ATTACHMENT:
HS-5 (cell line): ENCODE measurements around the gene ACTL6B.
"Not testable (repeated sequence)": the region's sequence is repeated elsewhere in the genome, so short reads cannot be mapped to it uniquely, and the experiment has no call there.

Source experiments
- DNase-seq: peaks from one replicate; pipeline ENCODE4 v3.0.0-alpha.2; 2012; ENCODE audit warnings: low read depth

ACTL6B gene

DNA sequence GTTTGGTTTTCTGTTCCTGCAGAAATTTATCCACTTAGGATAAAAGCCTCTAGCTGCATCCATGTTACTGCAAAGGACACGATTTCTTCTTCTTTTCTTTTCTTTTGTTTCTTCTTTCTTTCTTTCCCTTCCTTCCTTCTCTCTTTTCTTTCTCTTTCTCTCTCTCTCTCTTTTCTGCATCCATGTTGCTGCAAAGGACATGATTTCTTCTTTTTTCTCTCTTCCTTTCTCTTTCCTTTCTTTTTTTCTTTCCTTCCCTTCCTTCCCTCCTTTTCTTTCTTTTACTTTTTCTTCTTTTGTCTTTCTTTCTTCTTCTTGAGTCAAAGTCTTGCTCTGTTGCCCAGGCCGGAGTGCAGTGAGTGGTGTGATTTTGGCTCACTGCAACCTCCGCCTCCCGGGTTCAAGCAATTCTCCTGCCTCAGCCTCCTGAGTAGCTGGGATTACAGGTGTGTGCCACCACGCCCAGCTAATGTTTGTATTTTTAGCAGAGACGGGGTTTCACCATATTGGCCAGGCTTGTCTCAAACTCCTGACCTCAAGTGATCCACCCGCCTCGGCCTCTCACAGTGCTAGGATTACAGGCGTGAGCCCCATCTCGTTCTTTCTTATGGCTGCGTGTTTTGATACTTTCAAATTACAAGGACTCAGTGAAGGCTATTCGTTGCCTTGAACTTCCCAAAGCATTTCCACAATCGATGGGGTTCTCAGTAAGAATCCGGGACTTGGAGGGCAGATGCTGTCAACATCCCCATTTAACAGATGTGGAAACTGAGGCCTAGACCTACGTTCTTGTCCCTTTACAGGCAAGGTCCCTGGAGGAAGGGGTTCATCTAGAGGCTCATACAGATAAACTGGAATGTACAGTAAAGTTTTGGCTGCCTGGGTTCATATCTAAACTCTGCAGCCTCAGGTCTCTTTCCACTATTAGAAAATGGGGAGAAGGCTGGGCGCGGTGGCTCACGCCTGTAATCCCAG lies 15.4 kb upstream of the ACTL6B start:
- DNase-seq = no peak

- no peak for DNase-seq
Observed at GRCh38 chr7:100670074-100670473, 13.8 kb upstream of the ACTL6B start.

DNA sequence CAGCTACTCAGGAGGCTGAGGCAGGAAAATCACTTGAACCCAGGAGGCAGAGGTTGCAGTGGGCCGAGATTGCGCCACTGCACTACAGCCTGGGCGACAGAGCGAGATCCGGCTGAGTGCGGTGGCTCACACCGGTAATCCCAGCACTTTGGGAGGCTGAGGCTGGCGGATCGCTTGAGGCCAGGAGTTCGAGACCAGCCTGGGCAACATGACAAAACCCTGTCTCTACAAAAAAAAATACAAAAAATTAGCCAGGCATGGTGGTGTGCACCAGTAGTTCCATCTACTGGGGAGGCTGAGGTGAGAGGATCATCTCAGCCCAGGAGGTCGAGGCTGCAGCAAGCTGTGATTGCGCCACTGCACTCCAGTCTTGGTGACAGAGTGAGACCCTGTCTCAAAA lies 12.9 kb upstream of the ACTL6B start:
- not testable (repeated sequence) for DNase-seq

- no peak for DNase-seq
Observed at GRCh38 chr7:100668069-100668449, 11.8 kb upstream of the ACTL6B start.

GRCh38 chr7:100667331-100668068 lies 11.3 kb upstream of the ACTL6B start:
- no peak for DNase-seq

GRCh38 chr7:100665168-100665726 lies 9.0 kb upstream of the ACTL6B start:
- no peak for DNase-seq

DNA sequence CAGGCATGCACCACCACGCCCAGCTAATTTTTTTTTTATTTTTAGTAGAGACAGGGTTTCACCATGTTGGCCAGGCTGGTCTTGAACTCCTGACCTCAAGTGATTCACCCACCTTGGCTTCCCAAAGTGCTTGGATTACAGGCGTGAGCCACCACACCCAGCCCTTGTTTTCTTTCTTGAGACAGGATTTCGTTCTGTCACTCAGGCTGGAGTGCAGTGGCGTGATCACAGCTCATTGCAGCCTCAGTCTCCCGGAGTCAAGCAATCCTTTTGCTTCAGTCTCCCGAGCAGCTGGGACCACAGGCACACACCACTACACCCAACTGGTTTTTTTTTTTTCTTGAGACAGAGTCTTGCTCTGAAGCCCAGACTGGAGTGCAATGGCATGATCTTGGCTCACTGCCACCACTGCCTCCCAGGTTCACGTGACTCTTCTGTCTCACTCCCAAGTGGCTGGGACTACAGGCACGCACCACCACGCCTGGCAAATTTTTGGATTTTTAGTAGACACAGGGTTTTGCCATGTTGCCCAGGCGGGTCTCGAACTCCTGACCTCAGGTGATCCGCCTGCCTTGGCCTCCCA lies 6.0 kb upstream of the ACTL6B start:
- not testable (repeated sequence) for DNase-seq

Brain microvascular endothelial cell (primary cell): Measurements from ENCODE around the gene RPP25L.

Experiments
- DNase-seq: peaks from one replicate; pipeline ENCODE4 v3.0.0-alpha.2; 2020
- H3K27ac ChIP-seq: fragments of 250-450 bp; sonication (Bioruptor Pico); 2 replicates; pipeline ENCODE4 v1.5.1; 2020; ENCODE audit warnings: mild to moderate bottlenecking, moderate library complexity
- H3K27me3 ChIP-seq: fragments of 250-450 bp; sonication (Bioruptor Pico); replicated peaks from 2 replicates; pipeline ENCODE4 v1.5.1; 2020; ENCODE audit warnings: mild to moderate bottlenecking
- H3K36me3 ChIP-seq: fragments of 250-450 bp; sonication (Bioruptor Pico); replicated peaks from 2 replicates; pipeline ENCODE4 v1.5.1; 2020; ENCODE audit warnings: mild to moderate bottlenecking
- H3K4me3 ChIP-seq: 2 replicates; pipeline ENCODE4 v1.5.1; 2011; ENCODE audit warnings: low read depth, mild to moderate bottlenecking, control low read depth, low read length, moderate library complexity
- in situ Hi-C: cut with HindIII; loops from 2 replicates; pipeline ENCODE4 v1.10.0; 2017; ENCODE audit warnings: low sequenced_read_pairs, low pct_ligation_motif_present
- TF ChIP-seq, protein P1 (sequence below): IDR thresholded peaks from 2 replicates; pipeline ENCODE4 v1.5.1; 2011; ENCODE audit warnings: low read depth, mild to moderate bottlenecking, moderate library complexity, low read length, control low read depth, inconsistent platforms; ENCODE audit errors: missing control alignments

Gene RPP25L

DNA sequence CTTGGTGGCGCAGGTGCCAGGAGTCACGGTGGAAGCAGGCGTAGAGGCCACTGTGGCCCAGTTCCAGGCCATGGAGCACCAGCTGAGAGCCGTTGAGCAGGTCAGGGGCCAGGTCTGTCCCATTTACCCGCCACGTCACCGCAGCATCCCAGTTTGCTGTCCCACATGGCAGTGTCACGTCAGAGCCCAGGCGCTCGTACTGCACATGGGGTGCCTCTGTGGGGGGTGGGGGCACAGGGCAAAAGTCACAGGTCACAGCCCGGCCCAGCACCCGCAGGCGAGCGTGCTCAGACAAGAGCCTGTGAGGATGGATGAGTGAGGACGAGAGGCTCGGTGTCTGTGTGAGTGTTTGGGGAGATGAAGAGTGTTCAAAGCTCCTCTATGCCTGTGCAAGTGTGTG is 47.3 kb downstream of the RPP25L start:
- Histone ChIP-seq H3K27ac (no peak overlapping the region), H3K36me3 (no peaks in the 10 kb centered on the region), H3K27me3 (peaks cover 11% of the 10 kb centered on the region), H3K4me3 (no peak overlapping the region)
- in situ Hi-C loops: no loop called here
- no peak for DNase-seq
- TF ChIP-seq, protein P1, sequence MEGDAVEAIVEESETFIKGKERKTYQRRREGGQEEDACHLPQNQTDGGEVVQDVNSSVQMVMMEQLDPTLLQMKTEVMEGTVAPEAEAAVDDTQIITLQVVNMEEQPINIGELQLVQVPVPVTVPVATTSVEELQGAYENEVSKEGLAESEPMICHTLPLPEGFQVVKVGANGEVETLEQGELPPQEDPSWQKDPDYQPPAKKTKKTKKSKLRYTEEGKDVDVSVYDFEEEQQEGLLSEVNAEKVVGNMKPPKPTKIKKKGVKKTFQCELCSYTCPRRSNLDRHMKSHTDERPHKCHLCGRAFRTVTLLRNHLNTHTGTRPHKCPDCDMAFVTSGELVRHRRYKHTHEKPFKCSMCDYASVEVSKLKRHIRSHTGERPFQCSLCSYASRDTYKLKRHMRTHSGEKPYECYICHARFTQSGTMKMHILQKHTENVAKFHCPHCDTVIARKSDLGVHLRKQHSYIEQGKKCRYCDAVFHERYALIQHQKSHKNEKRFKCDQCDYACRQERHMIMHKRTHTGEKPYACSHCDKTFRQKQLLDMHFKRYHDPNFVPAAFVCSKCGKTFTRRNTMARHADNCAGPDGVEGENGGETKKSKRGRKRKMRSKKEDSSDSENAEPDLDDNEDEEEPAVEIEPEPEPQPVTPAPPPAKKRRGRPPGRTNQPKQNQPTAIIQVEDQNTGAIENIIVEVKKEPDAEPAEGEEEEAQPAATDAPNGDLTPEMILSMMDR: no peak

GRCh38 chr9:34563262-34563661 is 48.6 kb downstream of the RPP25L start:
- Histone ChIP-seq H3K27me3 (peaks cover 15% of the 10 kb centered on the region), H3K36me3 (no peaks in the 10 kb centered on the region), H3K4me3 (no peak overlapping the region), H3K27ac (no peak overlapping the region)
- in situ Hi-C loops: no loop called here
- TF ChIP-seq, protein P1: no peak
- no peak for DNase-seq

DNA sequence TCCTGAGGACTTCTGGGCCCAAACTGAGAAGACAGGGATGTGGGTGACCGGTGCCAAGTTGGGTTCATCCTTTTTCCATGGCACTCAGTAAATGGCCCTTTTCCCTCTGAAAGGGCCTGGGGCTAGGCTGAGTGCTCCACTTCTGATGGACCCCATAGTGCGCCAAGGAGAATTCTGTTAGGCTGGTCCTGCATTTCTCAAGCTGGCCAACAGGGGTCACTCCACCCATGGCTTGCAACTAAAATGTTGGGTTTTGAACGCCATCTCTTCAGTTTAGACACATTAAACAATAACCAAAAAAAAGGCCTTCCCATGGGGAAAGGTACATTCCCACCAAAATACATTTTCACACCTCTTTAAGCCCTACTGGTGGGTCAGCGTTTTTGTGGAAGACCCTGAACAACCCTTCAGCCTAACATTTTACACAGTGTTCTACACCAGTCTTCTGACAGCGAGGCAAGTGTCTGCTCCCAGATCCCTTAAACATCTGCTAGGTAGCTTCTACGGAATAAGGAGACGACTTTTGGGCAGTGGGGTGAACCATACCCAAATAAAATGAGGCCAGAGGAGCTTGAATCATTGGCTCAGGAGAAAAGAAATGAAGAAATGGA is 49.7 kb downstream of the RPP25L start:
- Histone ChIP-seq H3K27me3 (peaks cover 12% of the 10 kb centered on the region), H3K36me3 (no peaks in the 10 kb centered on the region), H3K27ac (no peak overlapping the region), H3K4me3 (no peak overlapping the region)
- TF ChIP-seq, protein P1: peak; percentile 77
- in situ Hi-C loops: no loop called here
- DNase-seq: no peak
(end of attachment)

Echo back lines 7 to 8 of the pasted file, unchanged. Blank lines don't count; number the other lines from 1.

- DNase-seq = no peak

- no peak for DNase-seq